In the evening, by a lovely moonlight in Litia's temporary court, most of us were enabled to hear a beautiful song of welcome sung by the Normal School, under the direction of M. Coisson. Only listening to these twenty-five young men, singing so splendidly and with such dignity, we were able to measure the immense distance which separates the Barotse of former days from the Barotse of to-day, and whilst a prayer closed this day, a hymn of gratitude rose from our own hearts also in moment of intimate peace toward God "Who hath done such great things for us!"

Such was the (first) day's work, March 13, 1916, which witnessed the investiture on the throne of the Barotse, of the first Christian king on the banks of the Zambesi.

Mackintosh also publishes the following account:


Letter of Rev. T. Burnier.

Lealui, March 15, 1916.

A REMARKABLE ceremony was enacted this morning at the Khothla of Lealui, which formed the culminating point of these festival days. The day before yesterday we had the noisy outward festivities where the traditional rites were observed with all their paraphernalia. Yesterday the popular rejoicings continued in the form of dances, songs and acclamations; and meanwhile the chiefs held a long council with Litia, but nothing was communicated to the public. Only, the people were warned not to disperse as yet, but to wait in order to take part in the Extraordinary Assembly of to-day. I had the privilege of attending this assembly together with my colleagues, Boiteux and Ellenberger.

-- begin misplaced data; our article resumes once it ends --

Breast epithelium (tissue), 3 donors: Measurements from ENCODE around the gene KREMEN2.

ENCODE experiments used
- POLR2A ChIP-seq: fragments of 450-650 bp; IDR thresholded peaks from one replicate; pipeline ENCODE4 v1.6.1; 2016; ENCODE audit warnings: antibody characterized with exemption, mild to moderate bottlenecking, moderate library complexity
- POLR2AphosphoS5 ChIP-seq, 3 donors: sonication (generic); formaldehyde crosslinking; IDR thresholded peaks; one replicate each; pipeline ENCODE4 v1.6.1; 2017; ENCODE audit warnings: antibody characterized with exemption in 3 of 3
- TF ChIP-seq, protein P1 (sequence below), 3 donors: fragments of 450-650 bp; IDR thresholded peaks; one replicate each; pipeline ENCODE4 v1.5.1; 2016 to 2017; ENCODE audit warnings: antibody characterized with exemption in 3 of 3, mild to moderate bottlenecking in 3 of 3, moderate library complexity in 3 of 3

When we reached the Grand Place, it was filled by a crowd, the largest I have ever seen in this country. The public could look on at various dances executed by members of various tribes; all tastes were catered for, and some of the choreographic exercises were certainly remarkable. Suddenly the songs ceased; every one knelt; Litia was leaving his house and approaching the Khothla.

Instead of his gilded uniform of ceremony he was attired in black cloth with a grey coat, and wore a tall hat, with the easy grace of a gentleman. He was preceded and followed by the serimbas, those wooden drums (xylophones), whose strange melody signalizes the official movements of the Zambesian kings.

Litia took his place on the platform, and had three seats brought for us. The dances began again more energetically than ever and several groups came forward to lay their offerings [before him]; skins of wild cats, and carved wooden dishes. During this time the three chiefs who follow Ngambella in the Zambesian hierarchy were called up by Litia and received from him and from Ngambella the outline of the discourses which they would shortly have to utter before the people. Then Ngambella spoke in his turn and ended by these unexpected words: "Now keep silence, and listen with respect: the king is going to speak to you himself and to reply to the speeches."